Asscher Cut: It can simply be called square emerald cut. The facets are made step like and corners are cropped nicely for an even shape. Stepped facets run parallel to the length of the girdle and makes way for enhanced brightness in a diamond stone. It is named by famous Asscher Brothers who are known for cutting the Cullinan Diamond for King Edward VII.
Barion Cut: This cut is not an individual cut but a conglomerate of cuts that are grouped under the category named as Barion cut. The name is coined by famous lapidary Basil Watermeyer who took the first letter of his name and replaced it with the first letter of her wife's name Marion. The cut is identified with the help of quarter moon shaped facets and is believed to be one of the most used mixed variety of cuts. It is an advancement over the step cut.
Briolette Cut: This cut finds its use mostly in making of earrings and pendants. The gemstone is supposed to stay hung in the jewellery item and is desired to sparkle brilliantly in this position. Therefore, the facets are kept triangular, large in number so that the sparkle can be maximized. This cut is applied mostly in beaded gemstones where the metal pin is made to stick to the interior of the stone with the help of glue, an arrangement that is considered useful in making of necklaces and beaded strands.
Cabochon Cut: It is a single flat bottom facet cut with all other facets dissolved to achieve a smooth, round dome shaped top. The dome is normally polished to achieve extra shine that fetches it more value. Bottom is supposed to be kept unpolished so that the gem is able to intake more light and shine brighter. One of the oldest cut in gems and jewellery industry, this is found to be of great use in jewellery items where smooth no-faceted look is desired.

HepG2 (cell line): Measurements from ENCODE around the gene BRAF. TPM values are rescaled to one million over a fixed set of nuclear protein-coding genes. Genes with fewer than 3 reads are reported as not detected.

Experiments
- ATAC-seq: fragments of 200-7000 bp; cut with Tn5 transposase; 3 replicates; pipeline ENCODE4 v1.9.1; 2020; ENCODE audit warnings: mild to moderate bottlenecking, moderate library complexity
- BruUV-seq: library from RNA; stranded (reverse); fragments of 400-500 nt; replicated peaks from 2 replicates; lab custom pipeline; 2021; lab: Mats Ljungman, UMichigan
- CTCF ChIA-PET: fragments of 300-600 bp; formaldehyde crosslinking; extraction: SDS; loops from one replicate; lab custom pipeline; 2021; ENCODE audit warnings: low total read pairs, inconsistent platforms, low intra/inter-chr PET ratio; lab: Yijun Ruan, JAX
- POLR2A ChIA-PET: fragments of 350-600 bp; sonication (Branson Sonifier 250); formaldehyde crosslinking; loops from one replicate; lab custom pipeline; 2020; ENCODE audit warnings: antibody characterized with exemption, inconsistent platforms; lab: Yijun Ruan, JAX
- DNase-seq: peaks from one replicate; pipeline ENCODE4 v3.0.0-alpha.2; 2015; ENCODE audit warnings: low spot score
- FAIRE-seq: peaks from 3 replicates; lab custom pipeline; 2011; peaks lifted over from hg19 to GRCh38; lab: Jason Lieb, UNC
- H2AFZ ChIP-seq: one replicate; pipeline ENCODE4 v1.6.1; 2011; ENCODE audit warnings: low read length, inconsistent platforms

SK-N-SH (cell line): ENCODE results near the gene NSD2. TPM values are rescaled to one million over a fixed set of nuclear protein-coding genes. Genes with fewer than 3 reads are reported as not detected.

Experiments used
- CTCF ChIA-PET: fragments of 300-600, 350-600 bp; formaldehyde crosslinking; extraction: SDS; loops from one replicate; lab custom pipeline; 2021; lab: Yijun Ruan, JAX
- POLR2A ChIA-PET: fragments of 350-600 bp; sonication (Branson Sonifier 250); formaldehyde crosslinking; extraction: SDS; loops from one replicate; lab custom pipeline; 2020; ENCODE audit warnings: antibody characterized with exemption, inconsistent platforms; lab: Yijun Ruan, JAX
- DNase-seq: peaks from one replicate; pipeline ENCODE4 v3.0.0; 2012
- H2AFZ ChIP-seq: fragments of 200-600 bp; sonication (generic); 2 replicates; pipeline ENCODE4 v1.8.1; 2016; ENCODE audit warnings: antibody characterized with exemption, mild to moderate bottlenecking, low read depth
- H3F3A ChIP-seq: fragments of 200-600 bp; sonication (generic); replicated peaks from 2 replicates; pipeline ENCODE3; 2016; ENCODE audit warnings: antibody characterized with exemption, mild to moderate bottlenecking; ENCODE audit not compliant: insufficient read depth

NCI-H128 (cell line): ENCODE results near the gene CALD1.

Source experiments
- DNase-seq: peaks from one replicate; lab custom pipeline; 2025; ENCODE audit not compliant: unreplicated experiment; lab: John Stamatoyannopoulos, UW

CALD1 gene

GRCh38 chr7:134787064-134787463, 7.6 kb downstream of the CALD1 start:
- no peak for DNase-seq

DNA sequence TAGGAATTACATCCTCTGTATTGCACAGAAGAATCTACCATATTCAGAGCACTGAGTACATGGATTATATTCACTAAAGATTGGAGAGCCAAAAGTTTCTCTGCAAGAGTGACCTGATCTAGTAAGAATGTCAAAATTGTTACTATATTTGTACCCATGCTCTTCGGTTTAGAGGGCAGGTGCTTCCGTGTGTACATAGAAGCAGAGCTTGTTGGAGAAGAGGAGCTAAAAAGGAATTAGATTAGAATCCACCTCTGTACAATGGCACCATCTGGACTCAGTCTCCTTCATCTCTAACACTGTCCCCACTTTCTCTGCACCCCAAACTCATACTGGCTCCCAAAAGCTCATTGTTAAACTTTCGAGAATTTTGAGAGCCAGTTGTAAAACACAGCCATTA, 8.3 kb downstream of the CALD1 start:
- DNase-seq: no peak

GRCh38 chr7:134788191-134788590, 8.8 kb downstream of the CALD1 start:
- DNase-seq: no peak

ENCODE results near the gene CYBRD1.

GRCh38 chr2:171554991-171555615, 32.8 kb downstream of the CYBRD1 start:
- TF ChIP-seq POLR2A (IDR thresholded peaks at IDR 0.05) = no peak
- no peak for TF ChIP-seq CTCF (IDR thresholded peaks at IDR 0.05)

Cushion Cut: Comforts of a cushion translated into a gemstone! This cut imparts cushion like appearance to the gemstone and is therefore, not a cutting style. A lapidary can incorporate variety of cuts in single stone to achieve the cushion-like appearance. This look is quite sought-after as it makes the gemstone appear fluffy as well as stuffed. A checkerboard table and a crown characterizes the look of this cut making it very stylish appearance wise.
Flower Cut: This cut was introduced to impart some creativity to colourless diamonds. As the colour is evidently absent from diamond and diamond like gemstones, hence this cut is used to add to the aesthetic value of these. This cut was mastered by ace lapidary Tolkowsky who was entrusted the responsibility of developing a stylish cut for diamonds by its ace dealers De Beers.
The cuts are actually nothing but the creative input of a lapidary to increase the desirability of a gemstone. List can never be exhausted; in fact, there will always be newer and better additions to it. This write-up is just an attempt to throw light on some of the popular cuts that got attention of collectors and made memorable landmarks in the history of gemstones sector.